Meteorologist Paul Douglas says he isn't your typical voice for action in the climate change debate.
“I'm a Christian, I'm a Republican,” he told an audience of several hundred attendees at the ninth annual Senior Expo in Mankato. “And I believe climate change is one of the greatest challenges we've ever faced. We're just seeing the tip of the iceberg. We're going to be seeing more crazy weather.”
With all the charm that made him one of Minnesota's favorite forecasters, Douglas made a case for taking climate change seriously.
Douglas, who rose to Minnesota fame after getting a job at KARE-11 in 1983, said he noticed in the 1990s that something odd was happening with the planet's weather patterns. More than ever, weather was hitting extremes in a way it never had.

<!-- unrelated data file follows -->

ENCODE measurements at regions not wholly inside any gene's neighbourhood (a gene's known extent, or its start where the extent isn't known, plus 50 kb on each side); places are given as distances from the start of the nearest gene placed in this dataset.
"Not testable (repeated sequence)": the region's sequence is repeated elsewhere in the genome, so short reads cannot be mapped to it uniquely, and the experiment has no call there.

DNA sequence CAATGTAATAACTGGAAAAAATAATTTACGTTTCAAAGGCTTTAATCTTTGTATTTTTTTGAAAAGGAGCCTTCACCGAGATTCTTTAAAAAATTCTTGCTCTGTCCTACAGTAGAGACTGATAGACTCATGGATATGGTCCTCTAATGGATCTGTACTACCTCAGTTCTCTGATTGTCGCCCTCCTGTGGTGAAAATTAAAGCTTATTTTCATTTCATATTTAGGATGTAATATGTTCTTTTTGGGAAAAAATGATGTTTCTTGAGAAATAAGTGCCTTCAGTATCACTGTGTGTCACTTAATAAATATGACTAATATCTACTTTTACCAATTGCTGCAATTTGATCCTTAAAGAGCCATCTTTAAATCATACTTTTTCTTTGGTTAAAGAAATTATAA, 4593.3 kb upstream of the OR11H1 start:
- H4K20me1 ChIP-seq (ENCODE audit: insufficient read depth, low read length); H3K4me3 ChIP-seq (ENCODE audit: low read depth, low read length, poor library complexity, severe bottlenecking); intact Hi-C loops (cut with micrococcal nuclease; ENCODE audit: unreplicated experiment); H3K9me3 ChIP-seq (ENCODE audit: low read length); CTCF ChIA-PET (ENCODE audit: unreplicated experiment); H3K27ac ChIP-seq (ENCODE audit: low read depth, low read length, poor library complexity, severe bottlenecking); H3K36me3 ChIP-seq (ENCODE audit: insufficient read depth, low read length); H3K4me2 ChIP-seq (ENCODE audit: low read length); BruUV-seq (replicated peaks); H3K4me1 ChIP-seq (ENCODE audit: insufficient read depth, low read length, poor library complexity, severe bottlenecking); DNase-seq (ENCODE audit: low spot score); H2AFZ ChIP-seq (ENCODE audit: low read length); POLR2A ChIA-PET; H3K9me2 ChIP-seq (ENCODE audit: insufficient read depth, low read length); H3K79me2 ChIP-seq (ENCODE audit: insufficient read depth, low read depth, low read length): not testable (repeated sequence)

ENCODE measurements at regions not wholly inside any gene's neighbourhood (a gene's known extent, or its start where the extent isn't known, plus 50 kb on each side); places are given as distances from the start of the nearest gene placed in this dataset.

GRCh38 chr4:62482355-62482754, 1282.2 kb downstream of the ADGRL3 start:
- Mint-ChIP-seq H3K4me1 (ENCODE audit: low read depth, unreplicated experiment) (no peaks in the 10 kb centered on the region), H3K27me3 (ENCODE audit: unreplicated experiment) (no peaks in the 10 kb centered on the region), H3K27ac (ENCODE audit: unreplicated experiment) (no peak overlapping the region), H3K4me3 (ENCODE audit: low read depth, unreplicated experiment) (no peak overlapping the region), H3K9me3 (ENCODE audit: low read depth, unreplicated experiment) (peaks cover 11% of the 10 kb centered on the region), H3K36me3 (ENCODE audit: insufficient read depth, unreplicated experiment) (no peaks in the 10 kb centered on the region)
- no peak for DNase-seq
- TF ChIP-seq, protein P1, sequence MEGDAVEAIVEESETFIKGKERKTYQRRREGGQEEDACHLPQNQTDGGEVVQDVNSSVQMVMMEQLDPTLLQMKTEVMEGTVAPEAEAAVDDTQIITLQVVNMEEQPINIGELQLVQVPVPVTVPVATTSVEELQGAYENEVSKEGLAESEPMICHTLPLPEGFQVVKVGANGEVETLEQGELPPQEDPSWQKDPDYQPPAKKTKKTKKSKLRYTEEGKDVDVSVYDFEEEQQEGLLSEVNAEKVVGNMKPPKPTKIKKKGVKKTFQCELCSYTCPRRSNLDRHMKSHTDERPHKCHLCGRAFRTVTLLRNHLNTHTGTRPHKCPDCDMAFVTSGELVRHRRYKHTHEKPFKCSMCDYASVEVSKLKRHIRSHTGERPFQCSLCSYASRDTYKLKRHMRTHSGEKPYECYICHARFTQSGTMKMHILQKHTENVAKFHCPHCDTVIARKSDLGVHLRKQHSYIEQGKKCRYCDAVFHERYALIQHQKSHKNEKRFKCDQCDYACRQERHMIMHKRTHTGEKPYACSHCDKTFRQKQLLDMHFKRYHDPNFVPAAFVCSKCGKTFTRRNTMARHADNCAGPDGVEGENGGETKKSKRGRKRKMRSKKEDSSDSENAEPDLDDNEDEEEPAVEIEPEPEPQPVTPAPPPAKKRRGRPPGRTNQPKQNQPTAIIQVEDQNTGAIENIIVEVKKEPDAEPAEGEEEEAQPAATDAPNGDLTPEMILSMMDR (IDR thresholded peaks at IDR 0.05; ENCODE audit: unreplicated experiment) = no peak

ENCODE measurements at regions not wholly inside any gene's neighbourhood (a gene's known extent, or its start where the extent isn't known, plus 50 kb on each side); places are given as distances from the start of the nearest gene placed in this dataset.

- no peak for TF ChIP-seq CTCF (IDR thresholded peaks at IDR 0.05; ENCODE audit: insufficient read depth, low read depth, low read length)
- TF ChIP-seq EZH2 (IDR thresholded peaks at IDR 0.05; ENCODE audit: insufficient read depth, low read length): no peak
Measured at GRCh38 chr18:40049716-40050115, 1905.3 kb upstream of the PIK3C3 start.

“It was like Mother Nature lost her equilibrium, and now we're floundering somewhat,” he said. “This week, we're gonna go from frost on Mother's Day, to 100 degrees in two days. I've never seen that.”
He says skeptics, meanwhile, will sound their usual refrain: “They'll say, 'Where's you climate change, Paul? It's snowing in May.' To that I say, 'Can you see the entire globe from your window?'”
The problem with most skepticism is that people make judgments about climate change without having the facts, by listening to someone who doesn't have the facts (such as talk radio), or by making assumptions about global weather trends based merely on what's happening in their backyard.
Armed with facts, he says, any reasonable person must conclude that climate change not only is real, but that humans are contributing to it.
Natural weather disasters, Douglas said, have increased by a multiple of three or four times over the past few decades.